Ronnie Scott (originally Ronald Schatt) was born in Aldgate, east London, into a family of Russian Jewish descent on his father's side, and Portuguese antecedents on his mother's. Scott began playing in small jazz clubs at the age of sixteen. (His claim to fame being, he was taught to play by "Vera Lynn's father-in-law!") Scott toured with Johnny Claes, the trumpeter, from 1944 to 1945 and with Ted Heath in 1946, as well as working with Ambrose, Cab Kaye, and Tito Burns. Scott was involved in the short-lived musicians' co-operative Club Eleven band and club (1948–50), with Johnny Dankworth and others, and was a member of the generation of British musicians who worked on the Cunard liner Queen Mary (intermittently from 1946 to around 1950) in order to visit New York and hear the new music directly. Scott was among the earliest British musicians to be influenced in his playing style by Charlie Parker and other bebop musicians.
Scott is perhaps best remembered for co-founding, with former tenor sax player Pete King, the Ronnie Scott's Jazz Club, which opened on 30 October 1959 in a basement at 39 Gerrard Street in London's Soho district, with the debut of a young alto sax player named Peter King (no relation), before later moving to a larger venue nearby at 47 Frith Street in 1965 The original venue continued in operation as the "Old Place" until the lease ran out in 1967, and was used for performances by the up-and-coming generation of domestic musicians.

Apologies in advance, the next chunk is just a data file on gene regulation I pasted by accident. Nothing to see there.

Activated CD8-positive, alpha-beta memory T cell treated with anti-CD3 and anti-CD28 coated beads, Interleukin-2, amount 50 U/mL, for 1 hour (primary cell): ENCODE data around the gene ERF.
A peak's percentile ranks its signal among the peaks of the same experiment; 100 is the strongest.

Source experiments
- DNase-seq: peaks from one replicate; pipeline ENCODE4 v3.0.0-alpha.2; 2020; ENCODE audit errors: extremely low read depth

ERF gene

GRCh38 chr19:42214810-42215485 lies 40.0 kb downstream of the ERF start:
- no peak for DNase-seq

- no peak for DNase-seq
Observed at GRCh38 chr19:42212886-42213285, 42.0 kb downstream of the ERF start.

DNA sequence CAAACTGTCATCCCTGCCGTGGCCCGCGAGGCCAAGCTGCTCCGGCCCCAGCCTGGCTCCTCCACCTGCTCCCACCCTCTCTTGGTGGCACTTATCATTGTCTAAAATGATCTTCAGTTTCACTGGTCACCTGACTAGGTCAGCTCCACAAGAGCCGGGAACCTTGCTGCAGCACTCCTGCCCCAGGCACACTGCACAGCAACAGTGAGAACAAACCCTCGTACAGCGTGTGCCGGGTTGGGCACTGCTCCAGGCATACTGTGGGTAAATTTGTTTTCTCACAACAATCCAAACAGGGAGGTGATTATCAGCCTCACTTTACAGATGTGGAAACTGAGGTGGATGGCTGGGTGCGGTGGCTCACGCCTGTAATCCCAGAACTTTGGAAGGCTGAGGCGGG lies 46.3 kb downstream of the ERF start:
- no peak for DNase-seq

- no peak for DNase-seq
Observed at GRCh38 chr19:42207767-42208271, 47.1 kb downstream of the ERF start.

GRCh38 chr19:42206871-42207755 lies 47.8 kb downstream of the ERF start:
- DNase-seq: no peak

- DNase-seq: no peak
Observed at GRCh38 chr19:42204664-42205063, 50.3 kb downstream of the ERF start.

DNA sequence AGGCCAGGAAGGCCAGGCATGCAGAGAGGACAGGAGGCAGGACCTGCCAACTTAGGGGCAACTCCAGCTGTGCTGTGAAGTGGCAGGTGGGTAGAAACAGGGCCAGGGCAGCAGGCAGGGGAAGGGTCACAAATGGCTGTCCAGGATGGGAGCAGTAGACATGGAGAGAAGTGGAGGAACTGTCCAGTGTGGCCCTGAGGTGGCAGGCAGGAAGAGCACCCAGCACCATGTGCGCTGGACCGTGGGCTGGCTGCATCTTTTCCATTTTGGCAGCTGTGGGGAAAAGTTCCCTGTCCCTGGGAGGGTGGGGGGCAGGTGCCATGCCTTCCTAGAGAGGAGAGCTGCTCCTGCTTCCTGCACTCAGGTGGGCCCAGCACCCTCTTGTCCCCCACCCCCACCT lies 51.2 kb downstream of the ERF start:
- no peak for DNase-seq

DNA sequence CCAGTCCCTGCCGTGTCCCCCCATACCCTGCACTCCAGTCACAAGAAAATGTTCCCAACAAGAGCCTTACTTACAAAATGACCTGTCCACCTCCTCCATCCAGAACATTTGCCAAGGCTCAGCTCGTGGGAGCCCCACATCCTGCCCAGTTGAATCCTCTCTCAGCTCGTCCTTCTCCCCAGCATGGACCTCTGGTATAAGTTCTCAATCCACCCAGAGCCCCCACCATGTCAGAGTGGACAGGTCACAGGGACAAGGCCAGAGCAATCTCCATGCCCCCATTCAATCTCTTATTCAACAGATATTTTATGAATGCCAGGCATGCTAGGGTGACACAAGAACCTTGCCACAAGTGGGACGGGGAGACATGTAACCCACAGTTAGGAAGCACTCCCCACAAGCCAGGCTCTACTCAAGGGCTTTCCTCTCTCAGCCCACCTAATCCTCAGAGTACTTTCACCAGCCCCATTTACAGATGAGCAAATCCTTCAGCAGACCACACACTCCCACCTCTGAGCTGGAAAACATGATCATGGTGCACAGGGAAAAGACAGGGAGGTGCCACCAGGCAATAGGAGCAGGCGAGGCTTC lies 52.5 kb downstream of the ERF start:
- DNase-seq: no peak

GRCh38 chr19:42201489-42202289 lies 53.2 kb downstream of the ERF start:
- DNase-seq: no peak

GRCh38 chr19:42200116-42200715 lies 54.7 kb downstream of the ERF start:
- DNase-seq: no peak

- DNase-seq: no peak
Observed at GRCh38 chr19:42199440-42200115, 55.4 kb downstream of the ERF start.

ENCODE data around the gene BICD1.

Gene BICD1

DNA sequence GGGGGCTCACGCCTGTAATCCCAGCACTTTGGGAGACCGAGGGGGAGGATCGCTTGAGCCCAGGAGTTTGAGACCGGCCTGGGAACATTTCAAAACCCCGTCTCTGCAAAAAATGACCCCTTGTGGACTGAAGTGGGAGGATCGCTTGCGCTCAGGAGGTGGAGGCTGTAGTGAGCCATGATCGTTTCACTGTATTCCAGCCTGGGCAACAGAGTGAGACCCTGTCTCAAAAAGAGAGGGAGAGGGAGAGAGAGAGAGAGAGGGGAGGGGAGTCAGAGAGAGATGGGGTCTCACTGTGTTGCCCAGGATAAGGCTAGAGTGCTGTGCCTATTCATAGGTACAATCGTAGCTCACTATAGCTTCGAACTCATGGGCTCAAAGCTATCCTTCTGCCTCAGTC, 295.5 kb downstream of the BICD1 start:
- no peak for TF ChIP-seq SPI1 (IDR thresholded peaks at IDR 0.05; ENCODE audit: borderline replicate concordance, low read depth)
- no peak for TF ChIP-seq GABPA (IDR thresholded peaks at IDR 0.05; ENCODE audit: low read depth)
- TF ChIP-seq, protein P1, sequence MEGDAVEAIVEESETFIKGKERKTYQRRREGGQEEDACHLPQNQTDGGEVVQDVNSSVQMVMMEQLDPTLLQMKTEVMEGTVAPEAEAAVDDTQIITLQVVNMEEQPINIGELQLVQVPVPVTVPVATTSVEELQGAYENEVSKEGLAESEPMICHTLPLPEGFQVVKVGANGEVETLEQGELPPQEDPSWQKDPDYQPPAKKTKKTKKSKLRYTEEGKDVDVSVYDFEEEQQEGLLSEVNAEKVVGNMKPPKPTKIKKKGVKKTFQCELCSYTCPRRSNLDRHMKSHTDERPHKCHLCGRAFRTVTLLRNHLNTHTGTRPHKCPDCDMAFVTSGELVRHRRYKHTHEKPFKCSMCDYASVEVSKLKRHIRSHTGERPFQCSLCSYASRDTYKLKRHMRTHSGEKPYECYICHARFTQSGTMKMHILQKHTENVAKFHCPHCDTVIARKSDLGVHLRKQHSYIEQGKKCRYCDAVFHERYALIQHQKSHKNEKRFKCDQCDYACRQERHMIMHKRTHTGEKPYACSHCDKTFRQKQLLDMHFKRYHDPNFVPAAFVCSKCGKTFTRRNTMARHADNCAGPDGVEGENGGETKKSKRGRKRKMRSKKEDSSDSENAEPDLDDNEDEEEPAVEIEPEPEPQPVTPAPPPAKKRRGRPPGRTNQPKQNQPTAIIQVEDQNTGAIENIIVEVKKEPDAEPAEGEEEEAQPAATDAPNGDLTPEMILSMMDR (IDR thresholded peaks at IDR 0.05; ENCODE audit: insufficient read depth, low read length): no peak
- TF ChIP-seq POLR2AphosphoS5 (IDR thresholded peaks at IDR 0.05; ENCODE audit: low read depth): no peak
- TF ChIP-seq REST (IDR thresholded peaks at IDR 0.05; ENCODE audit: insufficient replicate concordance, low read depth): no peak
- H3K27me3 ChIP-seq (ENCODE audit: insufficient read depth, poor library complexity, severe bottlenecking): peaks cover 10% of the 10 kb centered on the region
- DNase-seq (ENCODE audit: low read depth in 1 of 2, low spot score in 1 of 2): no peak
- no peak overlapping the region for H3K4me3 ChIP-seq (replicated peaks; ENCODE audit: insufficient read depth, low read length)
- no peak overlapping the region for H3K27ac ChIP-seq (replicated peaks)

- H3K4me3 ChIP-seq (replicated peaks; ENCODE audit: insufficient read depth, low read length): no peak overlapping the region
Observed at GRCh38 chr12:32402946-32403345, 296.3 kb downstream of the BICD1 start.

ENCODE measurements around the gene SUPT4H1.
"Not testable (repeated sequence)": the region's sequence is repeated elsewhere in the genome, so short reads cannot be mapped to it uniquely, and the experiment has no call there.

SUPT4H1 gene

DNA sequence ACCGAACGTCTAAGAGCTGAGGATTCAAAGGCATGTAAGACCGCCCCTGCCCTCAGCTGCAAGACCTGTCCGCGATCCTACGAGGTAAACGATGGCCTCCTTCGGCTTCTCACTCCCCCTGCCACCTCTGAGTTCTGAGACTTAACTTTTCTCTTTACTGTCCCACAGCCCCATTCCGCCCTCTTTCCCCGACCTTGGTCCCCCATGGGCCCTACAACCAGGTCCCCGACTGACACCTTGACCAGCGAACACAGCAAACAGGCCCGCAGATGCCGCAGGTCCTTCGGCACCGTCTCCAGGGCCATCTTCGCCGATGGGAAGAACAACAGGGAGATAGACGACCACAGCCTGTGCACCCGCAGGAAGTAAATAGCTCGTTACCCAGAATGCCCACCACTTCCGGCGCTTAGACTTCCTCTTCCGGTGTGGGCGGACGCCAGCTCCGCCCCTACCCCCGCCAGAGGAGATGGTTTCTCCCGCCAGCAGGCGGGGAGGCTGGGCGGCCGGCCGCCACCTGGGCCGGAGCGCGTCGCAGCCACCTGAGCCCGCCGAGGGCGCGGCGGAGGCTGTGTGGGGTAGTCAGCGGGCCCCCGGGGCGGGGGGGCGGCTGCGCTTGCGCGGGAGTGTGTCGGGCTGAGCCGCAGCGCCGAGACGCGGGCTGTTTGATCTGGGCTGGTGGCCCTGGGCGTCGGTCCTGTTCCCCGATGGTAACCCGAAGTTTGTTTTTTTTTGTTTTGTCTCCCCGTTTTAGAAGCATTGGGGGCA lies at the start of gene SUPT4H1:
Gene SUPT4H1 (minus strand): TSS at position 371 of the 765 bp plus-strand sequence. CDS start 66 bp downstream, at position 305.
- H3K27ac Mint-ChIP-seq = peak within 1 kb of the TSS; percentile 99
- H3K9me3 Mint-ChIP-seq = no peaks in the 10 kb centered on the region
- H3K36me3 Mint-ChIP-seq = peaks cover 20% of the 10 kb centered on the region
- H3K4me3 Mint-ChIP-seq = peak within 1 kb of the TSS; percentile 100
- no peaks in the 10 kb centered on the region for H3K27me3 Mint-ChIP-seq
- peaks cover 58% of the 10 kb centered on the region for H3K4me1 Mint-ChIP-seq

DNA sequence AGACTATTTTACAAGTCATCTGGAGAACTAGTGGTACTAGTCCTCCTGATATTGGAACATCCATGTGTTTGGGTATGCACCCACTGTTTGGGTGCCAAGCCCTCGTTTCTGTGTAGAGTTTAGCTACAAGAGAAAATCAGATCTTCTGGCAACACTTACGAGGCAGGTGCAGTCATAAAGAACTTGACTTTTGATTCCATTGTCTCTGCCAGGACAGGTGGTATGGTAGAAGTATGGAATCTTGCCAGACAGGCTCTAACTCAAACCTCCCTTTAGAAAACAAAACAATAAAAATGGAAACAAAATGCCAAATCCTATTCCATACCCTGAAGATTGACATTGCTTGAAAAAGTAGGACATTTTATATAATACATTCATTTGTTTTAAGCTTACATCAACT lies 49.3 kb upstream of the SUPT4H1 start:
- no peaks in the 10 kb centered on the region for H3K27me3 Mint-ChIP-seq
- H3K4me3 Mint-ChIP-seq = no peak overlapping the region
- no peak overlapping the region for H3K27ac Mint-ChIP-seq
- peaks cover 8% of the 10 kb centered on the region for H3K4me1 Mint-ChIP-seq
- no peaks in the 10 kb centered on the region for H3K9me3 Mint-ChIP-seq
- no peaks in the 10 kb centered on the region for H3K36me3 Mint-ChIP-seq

Scott regularly acted as the club's genial Master of Ceremonies, and was (in)famous for his repertoire of jokes, asides and one-liners. A typical introduction might go: "Our next guest is one of the finest musicians in the country. In the city, he's crap".
After Scott's death, King continued to run the club for a further nine years, before selling the club to theatre impresario Sally Greene in June 2005.
In September 2013, while the club was being redecorated, a 12-metre-square hoarding was placed on the Frith Street façade as a tribute to its eponymous founder, bearing a giant photograph of Ronnie Scott by Val Wilmer, alongside one of his legendary one-liners: "I love this place, it's just like home, filthy and full of strangers."
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